The Pirates' next series begins tonight in St. Louis, so I caught up with Dan Moore, who writes about the Cardinals and St. Louis sports for Viva El Birdos and SB Nation St. Louis, to ask him five questions (six, actually) about the Bucs' next opponents.
First, the obvious question. What's Albert Pujols' status, and will the Cardinals be able to retain him?
It's hard to say; Pujols's self-imposed Spring Training deadline for contract negotiations has held so far, and there's no public sign of either side backing down on its terms. But the Cardinals are a risk-averse team, and I just can't see them not retaining Pujols. I don't know what that would look like.
It was definitely a surprise, for a number of reasons. It seemed unlikely that a Tony La Russa/Dave Duncan team would rely on a 23-year-old starter in their rotation, especially one who was about 40 innings removed from elbow surgery; then it seemed unlikely that he would be able to keep up his impossibly hot start; and it seems unlikely even now that he'll be able to repeat it in 2011.
He's an excellent pitcher, and I think he might be able to make up for not repeating that 2.70 ERA, value-wise, by taking more than 28 starts. As for yesterday's shutout, what made me happiest about it is that I won't have to hear about Garcia's terrible Spring Training numbers anymore.
When do you think Matt Holliday will be back after his appendectomy, and what do you expect out of replacements Allen Craig and Jon Jay? Did you agree with the Cards' decision to spend $8 million on Lance Berkman when they already had totally functional players like Craig and Jay available to potentially take those at-bats?
Jay and Craig are almost creepily ideal as platoon partners; Craig is a converted infielder who can't really run or throw but hits extremely well as a right-hander, and Jay is a left-handed center fielder who doesn't have the stereotypical corner-bat profile. One of them's a neat freak played by Tony Randall, while the other is a sloppy sportswriter who looks strikingly like Jack Klugman, and each of them has a secretary named Kennedy. They would have been completely adequate in right field, but they're even better as bench anchors. Craig can even stand at third base, when they let him.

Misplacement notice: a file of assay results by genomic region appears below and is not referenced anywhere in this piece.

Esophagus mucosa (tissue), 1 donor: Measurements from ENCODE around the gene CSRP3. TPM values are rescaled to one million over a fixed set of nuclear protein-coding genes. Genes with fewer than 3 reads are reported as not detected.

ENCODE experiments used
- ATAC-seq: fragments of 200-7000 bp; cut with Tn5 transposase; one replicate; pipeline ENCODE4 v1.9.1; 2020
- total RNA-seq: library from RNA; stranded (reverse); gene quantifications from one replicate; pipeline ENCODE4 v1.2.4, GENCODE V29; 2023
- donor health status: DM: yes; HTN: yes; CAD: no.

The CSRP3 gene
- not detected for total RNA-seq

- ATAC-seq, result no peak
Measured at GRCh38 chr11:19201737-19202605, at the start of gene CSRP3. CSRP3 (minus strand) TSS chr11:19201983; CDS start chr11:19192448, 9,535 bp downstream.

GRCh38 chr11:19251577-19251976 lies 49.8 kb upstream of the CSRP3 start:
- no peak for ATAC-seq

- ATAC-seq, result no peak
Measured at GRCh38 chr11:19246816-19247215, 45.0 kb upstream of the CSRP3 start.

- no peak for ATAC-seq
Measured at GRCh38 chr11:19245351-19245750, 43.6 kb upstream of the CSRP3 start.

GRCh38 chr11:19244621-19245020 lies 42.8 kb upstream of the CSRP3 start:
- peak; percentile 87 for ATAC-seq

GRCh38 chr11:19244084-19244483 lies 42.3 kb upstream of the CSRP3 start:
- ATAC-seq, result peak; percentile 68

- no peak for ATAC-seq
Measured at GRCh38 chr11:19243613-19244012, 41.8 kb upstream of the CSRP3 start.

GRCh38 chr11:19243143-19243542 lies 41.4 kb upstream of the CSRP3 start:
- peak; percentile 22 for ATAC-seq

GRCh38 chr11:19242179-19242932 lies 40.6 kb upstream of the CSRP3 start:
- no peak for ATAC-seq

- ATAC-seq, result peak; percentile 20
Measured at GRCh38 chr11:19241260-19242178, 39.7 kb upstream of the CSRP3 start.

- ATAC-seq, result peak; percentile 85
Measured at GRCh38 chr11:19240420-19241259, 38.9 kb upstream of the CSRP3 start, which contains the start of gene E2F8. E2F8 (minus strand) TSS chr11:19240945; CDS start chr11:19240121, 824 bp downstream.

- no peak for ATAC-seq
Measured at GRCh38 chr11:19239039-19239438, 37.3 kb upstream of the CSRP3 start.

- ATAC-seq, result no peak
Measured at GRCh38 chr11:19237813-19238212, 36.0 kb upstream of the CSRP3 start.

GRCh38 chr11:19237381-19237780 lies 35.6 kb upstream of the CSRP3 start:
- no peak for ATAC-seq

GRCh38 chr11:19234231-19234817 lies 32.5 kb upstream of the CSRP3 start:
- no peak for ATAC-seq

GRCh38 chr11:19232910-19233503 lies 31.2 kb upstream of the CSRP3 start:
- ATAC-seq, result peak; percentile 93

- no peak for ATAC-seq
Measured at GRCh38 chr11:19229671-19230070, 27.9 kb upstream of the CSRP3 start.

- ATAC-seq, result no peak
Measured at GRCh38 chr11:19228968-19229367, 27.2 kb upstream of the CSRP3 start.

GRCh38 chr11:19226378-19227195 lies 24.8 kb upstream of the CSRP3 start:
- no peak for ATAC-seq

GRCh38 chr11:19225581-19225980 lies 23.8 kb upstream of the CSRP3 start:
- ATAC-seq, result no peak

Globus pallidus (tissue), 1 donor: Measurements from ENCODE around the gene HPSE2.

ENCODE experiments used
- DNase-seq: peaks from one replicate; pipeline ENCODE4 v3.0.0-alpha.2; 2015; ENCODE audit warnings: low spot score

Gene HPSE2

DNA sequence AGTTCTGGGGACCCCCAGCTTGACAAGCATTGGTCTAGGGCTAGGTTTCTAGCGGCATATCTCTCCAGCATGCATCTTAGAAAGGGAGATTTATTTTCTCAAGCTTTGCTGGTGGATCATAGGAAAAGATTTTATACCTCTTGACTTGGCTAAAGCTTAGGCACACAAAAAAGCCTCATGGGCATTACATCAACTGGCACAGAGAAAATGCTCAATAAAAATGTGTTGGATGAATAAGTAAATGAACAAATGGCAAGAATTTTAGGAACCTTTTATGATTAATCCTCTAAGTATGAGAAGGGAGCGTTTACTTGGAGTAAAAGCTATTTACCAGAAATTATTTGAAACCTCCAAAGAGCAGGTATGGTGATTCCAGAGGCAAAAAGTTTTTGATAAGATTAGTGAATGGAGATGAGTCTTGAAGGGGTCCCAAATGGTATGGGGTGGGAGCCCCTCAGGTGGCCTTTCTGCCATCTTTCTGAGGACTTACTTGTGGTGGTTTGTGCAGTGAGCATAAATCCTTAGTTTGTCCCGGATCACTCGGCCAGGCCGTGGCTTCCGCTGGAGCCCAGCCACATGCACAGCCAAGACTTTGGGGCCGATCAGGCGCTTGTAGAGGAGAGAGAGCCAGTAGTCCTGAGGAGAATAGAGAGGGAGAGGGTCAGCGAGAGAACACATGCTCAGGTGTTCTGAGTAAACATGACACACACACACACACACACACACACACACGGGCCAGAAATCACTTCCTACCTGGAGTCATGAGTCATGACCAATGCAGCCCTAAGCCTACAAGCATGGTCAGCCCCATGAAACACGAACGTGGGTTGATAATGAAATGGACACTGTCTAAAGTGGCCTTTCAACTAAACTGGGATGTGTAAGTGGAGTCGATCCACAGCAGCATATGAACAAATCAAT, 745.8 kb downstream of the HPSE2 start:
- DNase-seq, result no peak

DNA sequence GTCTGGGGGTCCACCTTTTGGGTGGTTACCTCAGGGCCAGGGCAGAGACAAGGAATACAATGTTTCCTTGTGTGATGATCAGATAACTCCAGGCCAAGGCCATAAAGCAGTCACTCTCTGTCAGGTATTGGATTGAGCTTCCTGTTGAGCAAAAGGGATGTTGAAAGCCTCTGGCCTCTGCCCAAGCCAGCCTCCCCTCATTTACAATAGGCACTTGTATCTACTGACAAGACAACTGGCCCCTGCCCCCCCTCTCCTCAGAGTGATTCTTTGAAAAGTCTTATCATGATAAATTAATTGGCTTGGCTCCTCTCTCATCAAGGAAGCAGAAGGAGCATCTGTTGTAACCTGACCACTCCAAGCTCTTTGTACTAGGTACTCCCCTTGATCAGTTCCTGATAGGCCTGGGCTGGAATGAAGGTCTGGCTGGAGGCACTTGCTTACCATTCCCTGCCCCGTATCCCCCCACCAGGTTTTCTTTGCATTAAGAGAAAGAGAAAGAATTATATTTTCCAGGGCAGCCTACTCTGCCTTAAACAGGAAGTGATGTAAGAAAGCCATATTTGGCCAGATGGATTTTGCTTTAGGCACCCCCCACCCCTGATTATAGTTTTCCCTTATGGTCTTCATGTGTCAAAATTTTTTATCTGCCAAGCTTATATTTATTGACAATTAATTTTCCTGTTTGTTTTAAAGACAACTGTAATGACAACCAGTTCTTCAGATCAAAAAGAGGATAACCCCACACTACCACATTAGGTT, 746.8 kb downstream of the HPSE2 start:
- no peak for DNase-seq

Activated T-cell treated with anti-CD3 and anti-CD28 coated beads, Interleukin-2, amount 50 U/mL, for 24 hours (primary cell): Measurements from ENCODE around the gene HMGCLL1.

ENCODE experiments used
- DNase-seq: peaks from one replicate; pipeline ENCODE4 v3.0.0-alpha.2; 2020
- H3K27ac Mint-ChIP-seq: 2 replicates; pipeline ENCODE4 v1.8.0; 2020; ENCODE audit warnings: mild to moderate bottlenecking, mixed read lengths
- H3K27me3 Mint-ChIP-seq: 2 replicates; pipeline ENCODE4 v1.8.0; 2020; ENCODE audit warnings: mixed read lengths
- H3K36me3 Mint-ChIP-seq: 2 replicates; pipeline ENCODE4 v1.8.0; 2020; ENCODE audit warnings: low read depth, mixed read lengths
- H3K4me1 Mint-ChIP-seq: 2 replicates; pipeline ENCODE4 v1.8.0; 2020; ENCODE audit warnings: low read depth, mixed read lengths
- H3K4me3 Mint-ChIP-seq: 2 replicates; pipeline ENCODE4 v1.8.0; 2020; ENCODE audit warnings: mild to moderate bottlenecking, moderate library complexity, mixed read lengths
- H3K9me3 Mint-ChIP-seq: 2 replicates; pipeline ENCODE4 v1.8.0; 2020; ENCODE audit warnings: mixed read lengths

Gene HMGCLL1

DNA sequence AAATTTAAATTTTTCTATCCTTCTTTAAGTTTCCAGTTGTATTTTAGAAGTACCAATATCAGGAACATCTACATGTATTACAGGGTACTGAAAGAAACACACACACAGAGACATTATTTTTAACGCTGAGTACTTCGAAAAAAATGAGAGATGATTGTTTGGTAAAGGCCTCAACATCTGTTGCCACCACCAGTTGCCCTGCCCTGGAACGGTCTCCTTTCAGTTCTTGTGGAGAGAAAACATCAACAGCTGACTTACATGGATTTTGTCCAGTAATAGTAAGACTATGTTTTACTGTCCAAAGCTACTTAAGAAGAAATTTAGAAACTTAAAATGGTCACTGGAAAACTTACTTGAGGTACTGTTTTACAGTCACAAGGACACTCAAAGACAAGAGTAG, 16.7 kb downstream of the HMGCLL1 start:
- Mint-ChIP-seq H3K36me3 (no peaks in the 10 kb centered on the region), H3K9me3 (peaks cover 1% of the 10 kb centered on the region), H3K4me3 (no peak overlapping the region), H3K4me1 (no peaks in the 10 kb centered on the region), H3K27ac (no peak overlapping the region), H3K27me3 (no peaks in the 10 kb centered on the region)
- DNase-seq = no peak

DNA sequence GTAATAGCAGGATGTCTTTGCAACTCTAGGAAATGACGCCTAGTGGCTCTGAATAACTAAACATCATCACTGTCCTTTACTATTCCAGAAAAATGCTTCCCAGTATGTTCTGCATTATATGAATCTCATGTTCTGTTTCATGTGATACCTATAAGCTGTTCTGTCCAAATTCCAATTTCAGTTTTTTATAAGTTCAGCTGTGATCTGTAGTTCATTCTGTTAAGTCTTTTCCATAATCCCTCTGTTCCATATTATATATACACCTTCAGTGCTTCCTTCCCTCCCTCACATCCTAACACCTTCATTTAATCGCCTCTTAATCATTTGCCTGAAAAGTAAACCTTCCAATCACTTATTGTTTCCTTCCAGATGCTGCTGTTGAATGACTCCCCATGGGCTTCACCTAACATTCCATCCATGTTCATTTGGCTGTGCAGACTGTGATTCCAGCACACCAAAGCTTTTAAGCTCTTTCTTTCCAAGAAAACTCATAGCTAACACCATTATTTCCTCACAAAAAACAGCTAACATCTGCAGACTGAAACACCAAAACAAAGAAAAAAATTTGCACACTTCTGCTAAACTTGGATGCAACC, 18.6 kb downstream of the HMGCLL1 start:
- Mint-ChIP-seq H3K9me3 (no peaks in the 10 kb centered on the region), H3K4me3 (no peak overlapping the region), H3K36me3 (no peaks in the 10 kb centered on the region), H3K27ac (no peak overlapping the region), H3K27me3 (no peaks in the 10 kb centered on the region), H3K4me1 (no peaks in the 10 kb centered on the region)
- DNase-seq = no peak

That's what I liked about the Berkman deal. It's a risk of $8 million, but it's not really a tactical risk; the Cardinals aren't relying on him to make 140 starts and take to the outfield immediately so that Nick Stavinoha doesn't have to play there all summer, they're just taking a shot that he'll be an outstanding hitter again and get one more year out of his knees. With Jay and Craig on the bench they've got a high floor in the outfield, and Berkman raises the team's performance ceiling as much as any of the other players available at that point in the offseason.
The Cardinals are showing a lot of faith in Kyle Lohse, who is back in their rotation. Do you feel that faith is justified after his recent struggles, and can we learn anything from his strong Spring Training this year?
I'm not sure it's faith so much as the Cardinals being forced to take Pascal's wager; whether Lohse is recovered or not, they have to use him, so they might as well pretend to believe he's recovered. This just wasn't a very flexible rotation, even before Adam Wainwright went down. The Cardinals had to pay market price for Jake Westbrook to find enough innings, and they've always got Chris Carpenter, another expensive, injury-prone starter, to worry about.
As for Lohse himself, that he's healthy is itself a feat after he went down with an injury that primarily targets motocross riders. I don't want to make a claim based on his Spring Training the day after Jaime Garcia's shutout, but if nothing else he's unlikely to be as bad as he was last year.
What do you expect of top prospect Shelby Miller this season?
Last year he made 24 starts and was allowed to throw just 104 innings, so we'll probably see more of the same in 2011. My only expectations are that the Cardinals slowly increase the number of innings he's allowed to pitch and Miller does tantalizing things at high-A for most of the year. (In low-A last season he struck out 140 batters against just 33 walks.)
Is there any indication, at this point, that the Cards will trade Colby Rasmus?
None at all. Rasmus and Tony La Russa are both making noises about having made up. Rasmus looked especially good over the first series, but even if that weren't the case I can't see it happening. La Russa has pushed a few stars out of St. Louis in his day, but it's worth noting that those players he's appeared to dislike—Scott Rolen, J.D. Drew—were also either expensive or about to get expensive. Rasmus is just too cheap and too good for a team built like the Cardinals are to give him up, regardless of how little LaRussa likes him.